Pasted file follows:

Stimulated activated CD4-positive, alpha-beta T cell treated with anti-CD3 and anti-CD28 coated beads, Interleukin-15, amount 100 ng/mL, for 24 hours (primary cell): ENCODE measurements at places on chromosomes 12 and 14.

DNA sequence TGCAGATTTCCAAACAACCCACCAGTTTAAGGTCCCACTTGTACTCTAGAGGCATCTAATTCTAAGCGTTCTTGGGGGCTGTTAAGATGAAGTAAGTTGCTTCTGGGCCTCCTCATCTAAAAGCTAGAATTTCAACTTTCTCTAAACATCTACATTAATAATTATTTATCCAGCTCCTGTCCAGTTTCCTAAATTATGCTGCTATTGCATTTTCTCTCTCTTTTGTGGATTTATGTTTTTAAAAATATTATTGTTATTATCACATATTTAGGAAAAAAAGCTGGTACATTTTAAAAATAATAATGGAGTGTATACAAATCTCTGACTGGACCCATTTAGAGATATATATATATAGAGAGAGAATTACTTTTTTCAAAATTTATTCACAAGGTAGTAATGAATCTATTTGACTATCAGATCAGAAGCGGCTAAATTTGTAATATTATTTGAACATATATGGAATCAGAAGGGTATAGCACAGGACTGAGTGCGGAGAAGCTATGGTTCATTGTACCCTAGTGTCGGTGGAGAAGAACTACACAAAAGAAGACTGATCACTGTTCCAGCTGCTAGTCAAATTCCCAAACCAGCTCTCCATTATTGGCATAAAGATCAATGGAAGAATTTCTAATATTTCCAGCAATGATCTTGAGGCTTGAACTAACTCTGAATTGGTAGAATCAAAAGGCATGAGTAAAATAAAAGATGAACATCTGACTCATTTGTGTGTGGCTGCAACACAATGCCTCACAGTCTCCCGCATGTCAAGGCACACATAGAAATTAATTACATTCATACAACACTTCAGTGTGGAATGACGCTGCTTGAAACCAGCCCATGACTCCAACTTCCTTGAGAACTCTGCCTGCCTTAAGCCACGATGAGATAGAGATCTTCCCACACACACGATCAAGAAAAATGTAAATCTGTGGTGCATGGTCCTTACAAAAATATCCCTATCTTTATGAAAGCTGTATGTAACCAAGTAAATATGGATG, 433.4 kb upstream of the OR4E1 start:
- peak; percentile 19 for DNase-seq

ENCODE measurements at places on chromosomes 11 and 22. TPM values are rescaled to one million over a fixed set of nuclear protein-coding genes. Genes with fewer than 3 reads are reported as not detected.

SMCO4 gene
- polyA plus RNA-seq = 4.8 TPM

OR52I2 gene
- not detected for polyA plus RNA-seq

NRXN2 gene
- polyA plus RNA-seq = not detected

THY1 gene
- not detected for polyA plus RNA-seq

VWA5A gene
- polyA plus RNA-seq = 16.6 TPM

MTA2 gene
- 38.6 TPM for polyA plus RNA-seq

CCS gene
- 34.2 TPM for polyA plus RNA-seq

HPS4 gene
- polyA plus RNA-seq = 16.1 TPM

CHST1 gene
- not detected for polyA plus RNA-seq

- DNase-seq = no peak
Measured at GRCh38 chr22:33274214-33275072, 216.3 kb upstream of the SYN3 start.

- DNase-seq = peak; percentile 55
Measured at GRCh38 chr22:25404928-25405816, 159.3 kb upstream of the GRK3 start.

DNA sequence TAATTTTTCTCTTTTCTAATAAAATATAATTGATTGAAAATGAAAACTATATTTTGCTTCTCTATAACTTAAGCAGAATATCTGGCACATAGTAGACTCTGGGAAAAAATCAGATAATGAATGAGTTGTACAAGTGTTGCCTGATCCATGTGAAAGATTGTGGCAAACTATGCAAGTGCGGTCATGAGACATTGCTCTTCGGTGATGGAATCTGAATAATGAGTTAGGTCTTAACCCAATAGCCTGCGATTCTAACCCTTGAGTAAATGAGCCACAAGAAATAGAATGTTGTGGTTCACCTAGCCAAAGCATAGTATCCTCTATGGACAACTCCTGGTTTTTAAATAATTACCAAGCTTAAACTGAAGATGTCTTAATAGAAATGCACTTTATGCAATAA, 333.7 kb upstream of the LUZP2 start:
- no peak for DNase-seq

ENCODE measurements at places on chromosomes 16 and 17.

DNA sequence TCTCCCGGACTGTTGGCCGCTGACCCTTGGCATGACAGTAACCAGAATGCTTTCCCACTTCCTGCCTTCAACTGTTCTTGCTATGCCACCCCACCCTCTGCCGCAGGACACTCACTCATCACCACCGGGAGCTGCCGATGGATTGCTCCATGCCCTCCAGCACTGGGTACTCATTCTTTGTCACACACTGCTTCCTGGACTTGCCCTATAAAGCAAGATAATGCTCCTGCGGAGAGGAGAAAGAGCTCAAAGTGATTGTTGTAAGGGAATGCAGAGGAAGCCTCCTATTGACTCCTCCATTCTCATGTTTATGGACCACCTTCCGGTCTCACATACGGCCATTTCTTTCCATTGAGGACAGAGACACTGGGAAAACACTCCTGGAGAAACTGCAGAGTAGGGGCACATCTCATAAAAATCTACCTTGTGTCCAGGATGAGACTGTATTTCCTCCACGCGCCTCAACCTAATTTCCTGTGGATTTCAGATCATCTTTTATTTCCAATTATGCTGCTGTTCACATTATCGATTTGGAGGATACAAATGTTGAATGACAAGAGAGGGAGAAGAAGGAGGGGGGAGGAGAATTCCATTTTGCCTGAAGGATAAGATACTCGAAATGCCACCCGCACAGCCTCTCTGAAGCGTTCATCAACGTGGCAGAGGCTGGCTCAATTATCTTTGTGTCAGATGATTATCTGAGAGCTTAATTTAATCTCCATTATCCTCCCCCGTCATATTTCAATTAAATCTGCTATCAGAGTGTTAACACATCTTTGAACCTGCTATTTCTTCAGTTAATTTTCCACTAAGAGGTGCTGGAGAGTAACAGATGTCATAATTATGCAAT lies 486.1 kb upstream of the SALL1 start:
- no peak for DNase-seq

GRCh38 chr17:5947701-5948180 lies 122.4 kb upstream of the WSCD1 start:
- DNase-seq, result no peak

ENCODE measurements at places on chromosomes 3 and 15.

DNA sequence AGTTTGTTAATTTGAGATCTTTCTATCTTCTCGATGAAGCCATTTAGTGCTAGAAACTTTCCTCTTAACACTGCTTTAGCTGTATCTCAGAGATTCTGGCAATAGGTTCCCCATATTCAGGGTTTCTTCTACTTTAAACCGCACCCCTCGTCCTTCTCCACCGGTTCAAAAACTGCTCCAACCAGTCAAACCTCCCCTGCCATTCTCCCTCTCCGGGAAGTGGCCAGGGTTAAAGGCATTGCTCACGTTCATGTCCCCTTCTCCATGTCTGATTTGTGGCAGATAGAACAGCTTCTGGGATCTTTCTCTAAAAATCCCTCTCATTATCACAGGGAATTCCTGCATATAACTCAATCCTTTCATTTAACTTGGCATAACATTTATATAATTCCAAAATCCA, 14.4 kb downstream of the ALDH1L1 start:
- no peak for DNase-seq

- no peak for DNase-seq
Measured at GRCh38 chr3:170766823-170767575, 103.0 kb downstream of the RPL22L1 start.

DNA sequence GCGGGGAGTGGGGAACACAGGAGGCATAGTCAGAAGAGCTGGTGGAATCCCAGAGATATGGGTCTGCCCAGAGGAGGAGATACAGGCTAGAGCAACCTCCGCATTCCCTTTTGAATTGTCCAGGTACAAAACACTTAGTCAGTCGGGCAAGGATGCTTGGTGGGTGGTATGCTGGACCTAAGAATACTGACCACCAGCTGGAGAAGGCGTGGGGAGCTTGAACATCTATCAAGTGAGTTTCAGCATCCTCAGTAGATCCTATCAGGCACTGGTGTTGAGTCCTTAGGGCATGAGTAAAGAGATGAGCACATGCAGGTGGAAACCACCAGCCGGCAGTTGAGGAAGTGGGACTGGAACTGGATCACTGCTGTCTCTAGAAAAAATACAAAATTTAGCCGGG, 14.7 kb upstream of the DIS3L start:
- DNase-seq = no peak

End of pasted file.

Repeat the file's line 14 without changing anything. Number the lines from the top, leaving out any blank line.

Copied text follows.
- polyA plus RNA-seq = 16.6 TPM